Crayons take 'multicultural' hues

November 06, 1991|By Mary Maushard | Mary Maushard,Evening Sun Staff

Color these crayons current.

They are mahogany and peach, tan and sepia, burnt sienna and apricot, black and white. They are, the label proclaims, the "skin tones of the world."

With these crayons, children can draw people like themselves and others they meet each day -- people who are not just black, white or brown.

The crayons are coming to classrooms near you, thanks to a Columbia school supply company that persuaded the makers of Crayola crayons to package these colors, already available in its box of 64, as an assortment of eight "multicultural crayons."

"Multicultural is probably the hottest buzz word in education," says Margaret Blumenauer, educational products manager at Chaselle Inc., the Columbia company that persuaded Binney & Smith to let it sell the special assortment. "Multicultural is very important in education; it makes children appreciate differences."

Chaselle, the sole distributor of multicultural crayons, will introduce the crayons tomorrow in Denver at a meeting of the National Association for the Education of Young Children. They will be sold through the company's catalog and in its Columbia store, but not in other stores.

"We heard from teachers who said they were so tired of Martin Luther King being drawn in all black with bright red lips," said Robert Chaisson Jr., vice president of marketing for Chaselle, which sells supplies and equipment to school systems throughout the country.

The eight colors will also be made in jumbo crayons for young children, said Chaisson. Making these colors in this larger size "is a unique situation" for Binney & Smith, said Brad Drexler, company spokesman for the Easton, Pa., firm.

The idea was sparked by a Montgomery County school administrator, who talked with a Chaselle sales representative about buying crayons to fit with that school system's multicultural curriculum, which will be introduced this spring.

At that time, Chaselle had nothing to offer, Blumenauer says. But Chaselle went to Binney & Smith, which eventually agreed to make and package the crayons for the Columbia firm.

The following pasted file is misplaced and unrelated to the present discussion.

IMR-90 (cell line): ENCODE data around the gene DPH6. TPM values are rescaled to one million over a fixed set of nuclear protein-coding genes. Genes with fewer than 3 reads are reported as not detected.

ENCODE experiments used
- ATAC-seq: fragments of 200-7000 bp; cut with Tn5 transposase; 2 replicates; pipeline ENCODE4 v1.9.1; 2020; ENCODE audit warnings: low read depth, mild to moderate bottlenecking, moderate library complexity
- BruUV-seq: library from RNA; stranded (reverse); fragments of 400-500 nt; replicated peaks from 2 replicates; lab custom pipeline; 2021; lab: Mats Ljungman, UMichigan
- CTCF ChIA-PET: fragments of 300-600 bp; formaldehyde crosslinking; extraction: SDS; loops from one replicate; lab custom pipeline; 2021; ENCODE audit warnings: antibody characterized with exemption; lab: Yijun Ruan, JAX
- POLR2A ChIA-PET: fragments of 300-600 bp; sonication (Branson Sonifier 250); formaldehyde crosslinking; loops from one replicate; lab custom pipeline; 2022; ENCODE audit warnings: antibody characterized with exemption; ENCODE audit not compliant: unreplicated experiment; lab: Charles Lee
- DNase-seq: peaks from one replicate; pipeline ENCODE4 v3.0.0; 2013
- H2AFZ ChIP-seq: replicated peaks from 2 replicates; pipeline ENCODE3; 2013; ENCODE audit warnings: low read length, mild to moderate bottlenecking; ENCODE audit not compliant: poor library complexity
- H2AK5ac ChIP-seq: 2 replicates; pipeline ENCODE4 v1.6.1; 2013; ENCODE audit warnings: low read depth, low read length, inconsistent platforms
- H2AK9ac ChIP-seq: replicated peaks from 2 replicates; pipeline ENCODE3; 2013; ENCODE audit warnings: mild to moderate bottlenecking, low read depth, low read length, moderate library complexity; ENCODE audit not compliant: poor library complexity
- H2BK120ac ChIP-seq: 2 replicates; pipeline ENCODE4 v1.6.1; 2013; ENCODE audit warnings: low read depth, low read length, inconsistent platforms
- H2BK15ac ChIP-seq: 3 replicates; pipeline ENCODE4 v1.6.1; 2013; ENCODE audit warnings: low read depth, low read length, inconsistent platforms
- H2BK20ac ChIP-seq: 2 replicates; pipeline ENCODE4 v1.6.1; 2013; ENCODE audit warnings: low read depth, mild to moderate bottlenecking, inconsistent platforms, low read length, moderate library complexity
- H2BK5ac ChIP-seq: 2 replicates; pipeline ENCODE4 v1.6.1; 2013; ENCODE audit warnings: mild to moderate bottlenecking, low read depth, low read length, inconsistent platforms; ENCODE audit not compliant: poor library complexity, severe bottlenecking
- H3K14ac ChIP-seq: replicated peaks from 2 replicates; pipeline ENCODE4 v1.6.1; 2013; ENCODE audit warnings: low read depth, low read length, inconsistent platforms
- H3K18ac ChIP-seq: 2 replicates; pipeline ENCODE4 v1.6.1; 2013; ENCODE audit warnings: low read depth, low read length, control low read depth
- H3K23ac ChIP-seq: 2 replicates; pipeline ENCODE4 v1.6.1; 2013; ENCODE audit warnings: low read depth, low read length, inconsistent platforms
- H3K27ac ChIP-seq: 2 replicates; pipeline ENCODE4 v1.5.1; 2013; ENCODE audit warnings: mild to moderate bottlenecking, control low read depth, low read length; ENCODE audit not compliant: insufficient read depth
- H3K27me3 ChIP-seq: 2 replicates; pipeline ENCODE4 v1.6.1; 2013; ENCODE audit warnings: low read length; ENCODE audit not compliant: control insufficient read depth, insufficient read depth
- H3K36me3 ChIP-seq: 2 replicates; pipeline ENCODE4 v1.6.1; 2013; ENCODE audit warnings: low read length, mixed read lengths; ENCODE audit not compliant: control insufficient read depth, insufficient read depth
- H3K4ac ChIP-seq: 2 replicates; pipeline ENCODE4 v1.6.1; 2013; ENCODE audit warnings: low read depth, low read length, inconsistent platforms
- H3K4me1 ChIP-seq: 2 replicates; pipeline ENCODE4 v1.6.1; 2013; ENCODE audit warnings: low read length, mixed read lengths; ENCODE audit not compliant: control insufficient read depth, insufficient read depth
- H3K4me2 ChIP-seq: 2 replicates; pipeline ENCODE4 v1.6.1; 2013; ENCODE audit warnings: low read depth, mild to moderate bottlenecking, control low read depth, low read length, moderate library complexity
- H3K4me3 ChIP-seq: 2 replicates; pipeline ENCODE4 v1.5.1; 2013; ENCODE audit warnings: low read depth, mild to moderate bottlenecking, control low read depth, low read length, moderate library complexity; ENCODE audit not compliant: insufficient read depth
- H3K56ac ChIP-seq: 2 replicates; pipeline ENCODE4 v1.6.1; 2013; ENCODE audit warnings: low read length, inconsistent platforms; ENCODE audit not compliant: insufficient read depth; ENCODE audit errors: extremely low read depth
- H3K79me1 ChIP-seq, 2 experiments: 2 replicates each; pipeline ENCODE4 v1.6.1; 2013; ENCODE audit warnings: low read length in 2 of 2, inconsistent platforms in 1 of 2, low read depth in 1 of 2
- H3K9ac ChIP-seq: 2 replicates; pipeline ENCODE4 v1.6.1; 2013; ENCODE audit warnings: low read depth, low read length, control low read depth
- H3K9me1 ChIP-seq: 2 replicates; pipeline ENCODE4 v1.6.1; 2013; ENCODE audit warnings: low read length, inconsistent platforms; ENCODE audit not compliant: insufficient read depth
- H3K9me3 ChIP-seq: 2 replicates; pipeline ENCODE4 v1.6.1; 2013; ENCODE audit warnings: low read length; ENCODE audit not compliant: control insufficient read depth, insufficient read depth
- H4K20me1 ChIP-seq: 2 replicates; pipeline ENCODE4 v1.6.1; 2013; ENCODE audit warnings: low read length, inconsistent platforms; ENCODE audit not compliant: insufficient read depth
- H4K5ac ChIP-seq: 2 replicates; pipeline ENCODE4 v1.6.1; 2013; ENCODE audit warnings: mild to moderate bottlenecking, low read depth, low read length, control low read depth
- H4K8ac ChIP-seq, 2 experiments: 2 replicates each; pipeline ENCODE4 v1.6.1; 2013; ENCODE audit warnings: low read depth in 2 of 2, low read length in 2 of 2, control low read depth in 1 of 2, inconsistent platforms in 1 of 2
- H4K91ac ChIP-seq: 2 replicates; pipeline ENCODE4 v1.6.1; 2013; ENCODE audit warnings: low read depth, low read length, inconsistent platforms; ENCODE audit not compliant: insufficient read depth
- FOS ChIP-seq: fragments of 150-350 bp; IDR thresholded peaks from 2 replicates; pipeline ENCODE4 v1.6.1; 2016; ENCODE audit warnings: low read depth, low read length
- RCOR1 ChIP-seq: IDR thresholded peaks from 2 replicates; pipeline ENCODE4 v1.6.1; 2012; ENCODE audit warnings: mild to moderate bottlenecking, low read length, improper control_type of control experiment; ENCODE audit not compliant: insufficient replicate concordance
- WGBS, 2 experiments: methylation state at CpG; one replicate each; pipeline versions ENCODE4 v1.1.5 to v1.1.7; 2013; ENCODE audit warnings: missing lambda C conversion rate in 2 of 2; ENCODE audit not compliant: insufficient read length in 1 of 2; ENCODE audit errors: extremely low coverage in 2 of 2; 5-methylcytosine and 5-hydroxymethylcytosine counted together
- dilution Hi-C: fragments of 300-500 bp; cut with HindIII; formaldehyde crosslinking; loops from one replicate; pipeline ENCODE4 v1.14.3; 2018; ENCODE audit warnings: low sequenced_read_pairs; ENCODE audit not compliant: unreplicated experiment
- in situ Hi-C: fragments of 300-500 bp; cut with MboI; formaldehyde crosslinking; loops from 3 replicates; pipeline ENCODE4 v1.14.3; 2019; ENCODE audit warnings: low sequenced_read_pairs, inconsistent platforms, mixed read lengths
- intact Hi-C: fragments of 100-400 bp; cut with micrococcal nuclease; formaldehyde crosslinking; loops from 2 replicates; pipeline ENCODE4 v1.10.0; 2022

"We certainly did not invent the idea," she says.

"We had gotten feedback from many teachers who asked for this," says Drexler. "They were focusing on multicultural themes in their lesson plans."

Drexler said Crayola considers the introduction of this assortment as "a market test." If the crayons are successful among Chaselle's customers, the company might put them into other markets.

This is not the first time Crayola has adapted to social change. In 1962, it changed its "flesh" crayon to "peach" in recognition that "everyone's flesh was not the same shade," Drexler said.

Color selection for this assortment began with the box of 64 crayons. "We picked out a dozen possibilities," says Chaisson. Then, the company contacted Karen Worth, a faculty member at Wheelock College in Boston, who has studied appropriate colors for skin tones.

"She confirmed what we had found. It certainly made us feel good," says Blumenauer. The dozen colors were culled to six, so as not to overwhelm children with the possibilities. The black and white are included for shading and blending.

"It's so unique. It really turns me on," says Maurice "Mo" Howard, when he heard of the multicultural crayons. Chief of arts and sciencesfor the State Department of Education, Howard says, "there's a tremendous advantage to giving students crayons for their artwork that would be more realistic in representing the people of the world."

He says the crayons could also draw students into other subjects, such as geography and cultures. "I would know of middle-school youngsters who would benefit from this tool."

A trend tracker for a New York consulting firm says the crayons fit well with the growth of "global teen-agers," who increasingly enjoy music, clothes and food from many cultures and respect different ethnic backgrounds. "A crayon that helps join kids . . . it could be more important than it seems," says Ash DeLorenzo, trend director for BrainReserve, which helps Fortune 500 companies develop new products and reposition old ones.

There may be people outside of education markets who say, "we do not need this," says Chaisson. "But at the simplest level this gives children acceptance and some awareness that there's a difference."

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